The Intouchables is huge in France. Like Avengers huge. It's one of the most popular movies of all time overseas, and it was nominated for a bunch of awards when it was released in foreign markets last year. And it's easy to see why: The movie is funny, heartwarming and brings together two guys from completely different racial, economic and social backgrounds – longstanding qualities of films referred to as “crowd pleasers.”
These culture- and language-crossing characteristics make The Intouchables an easy film to like. So do the performances, especially Omar Sy as an ex-con barely looking for a job to keep his unemployment benefits coming. It can get too cute at times, but at least you don't have to slog through any of the usual issues or hurdles found in most interracial relationship movies.
After spending some time in prison for a robbery, Senegalese-born ghetto dweller Driss (played by Sy) heads to the filthy-rich portion of Paris to get his unemployment forms signed by Philippe (François Cluzet), a quadriplegic millionaire confined to a wheelchair following an accident and in search of someone to take care of him. Much to his surprise and disappointment, Driss is hired as Philippe's full-time caretaker. Suddenly, Driss, the poor, pot-smoking old-school R&B fan finds himself in a brand-new world filled with the very best of everything.
The pair's mutual attraction is immediate. Driss takes his new job seriously, but not too seriously – he encourages Philippe to live a little and not wallow in self-pity, an attitude Philippe clearly appreciates since everyone else either tiptoes around his disability or feels sorry for him. Driss is just what Philippe needs to kick-start his life again, although the latter's family, friends and assistants are wary of the dark-skinned stranger.
Coming from different parts of the city that might as well be different countries, Driss and Philippe are indeed an odd couple. But they hit it off from the start, giving each other shit at their first meeting. Driss mocks Philippe's tastes in classical music and fine art; Philippe delights in having Driss dress him like “a chick.” But as Driss starts to genuinely care for Philippe, they become close friends, introducing one another to their respective worlds. They go to the opera, they get high and they call up some questionable girls for massages.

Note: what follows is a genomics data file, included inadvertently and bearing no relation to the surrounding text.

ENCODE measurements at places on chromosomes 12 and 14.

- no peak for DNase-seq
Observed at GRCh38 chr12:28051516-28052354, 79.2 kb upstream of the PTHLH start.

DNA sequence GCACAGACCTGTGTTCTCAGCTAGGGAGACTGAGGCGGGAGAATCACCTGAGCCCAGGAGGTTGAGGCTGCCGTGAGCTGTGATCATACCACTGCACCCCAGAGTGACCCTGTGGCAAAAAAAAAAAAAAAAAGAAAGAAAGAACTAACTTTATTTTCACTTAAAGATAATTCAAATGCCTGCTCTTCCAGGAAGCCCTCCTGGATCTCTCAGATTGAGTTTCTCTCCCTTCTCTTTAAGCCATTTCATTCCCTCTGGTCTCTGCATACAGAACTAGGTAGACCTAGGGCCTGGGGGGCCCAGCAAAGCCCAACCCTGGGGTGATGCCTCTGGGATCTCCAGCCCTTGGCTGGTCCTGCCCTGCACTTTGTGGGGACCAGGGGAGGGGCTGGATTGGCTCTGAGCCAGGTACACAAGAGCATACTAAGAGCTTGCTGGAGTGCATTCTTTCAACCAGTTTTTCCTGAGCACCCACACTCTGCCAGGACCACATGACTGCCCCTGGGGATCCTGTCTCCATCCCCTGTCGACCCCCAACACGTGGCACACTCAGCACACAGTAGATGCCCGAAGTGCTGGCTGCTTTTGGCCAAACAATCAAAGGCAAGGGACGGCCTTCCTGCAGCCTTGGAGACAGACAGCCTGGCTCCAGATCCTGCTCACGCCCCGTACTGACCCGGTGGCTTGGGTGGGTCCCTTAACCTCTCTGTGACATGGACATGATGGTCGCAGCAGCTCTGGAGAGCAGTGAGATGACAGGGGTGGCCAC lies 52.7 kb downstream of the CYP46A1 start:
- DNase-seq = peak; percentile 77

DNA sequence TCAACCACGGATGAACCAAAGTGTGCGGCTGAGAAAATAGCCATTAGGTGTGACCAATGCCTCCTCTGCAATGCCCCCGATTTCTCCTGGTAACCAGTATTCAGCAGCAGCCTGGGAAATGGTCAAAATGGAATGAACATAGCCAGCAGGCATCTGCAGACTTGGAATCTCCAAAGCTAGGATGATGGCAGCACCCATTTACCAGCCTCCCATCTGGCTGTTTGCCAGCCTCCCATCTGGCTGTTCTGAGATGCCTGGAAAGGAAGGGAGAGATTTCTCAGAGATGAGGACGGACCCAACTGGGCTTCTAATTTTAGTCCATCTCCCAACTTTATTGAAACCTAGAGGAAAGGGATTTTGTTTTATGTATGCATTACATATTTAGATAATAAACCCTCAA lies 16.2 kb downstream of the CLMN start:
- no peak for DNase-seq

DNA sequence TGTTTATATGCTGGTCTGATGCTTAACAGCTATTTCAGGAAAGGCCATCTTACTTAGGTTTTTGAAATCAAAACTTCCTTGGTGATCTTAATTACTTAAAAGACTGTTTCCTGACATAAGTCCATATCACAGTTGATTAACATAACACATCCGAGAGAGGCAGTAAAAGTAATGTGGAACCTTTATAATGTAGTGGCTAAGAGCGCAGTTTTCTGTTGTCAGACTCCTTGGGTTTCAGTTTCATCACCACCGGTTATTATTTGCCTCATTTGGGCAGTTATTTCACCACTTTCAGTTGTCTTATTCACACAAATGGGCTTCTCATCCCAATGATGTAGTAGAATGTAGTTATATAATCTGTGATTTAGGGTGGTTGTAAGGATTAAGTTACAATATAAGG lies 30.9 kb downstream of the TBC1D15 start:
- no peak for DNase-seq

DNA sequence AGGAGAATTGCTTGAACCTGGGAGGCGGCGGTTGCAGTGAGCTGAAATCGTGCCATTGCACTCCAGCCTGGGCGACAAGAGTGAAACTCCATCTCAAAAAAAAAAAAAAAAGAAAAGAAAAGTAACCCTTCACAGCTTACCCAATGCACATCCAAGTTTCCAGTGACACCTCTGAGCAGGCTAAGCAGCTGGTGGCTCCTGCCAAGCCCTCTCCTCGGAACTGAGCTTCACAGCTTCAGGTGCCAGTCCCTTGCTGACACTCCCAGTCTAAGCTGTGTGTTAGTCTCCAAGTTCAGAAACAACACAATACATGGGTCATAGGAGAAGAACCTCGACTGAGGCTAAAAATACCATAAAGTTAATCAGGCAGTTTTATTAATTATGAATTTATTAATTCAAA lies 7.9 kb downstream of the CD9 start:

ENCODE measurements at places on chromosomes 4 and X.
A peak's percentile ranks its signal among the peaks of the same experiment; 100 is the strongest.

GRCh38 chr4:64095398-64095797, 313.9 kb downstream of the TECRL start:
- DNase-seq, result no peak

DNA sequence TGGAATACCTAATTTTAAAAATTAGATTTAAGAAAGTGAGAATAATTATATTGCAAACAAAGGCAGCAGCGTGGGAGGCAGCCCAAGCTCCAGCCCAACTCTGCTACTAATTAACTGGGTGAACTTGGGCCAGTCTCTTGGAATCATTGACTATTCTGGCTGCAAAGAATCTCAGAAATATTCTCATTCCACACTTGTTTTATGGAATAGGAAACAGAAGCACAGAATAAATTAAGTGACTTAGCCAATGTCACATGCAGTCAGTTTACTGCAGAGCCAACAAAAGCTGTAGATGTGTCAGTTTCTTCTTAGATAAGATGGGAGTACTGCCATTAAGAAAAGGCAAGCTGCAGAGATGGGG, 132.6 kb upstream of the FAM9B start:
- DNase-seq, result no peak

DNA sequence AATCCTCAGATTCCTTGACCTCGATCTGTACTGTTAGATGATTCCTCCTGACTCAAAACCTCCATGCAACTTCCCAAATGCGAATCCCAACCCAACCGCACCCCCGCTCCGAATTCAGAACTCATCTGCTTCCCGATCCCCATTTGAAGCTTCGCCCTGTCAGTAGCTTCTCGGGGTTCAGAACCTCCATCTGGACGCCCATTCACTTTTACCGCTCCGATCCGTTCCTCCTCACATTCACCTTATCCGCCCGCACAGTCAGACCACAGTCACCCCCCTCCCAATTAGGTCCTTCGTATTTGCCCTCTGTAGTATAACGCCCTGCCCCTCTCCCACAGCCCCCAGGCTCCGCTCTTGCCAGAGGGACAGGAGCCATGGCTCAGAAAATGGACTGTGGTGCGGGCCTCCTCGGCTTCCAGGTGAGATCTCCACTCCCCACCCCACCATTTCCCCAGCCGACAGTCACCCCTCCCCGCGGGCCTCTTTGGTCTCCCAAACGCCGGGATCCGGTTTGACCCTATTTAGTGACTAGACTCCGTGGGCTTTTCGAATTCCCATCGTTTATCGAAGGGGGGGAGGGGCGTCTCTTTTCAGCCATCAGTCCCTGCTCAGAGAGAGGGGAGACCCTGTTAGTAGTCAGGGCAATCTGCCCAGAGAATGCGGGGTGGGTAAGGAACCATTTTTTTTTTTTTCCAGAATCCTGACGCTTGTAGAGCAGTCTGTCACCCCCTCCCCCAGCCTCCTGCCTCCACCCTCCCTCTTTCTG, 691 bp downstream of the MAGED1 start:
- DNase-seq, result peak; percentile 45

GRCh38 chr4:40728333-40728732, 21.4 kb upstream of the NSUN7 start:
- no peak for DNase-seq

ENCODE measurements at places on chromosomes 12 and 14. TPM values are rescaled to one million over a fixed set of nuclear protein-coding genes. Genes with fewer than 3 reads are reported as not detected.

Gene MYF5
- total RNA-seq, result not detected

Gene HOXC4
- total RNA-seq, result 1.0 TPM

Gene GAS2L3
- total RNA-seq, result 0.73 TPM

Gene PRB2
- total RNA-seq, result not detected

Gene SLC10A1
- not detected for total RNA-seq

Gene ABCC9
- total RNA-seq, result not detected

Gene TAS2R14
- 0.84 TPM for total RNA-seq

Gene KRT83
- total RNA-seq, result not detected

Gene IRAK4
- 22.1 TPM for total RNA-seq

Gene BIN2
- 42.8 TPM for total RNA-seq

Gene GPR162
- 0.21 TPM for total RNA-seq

The Intouchables, based on a true story, is essentially a buddy pic with one difference: We actually get to see why these two seemingly incompatible men would get along and, more importantly, we come to understand how they become such close friends.
Even when the movie occasionally goes soft (just wait until a Hollywood studio gets its hands on the rights for a remake), writers and directors Olivier Nakache and Eric Toledano ground the story in the very real pain gnawing at both characters – their family and love lives are fractured, torn and complicated. By the time the opening scene works its way back into the final stretch of the movie, prepare to be moved. It's the perfect end to a perfect relationship.
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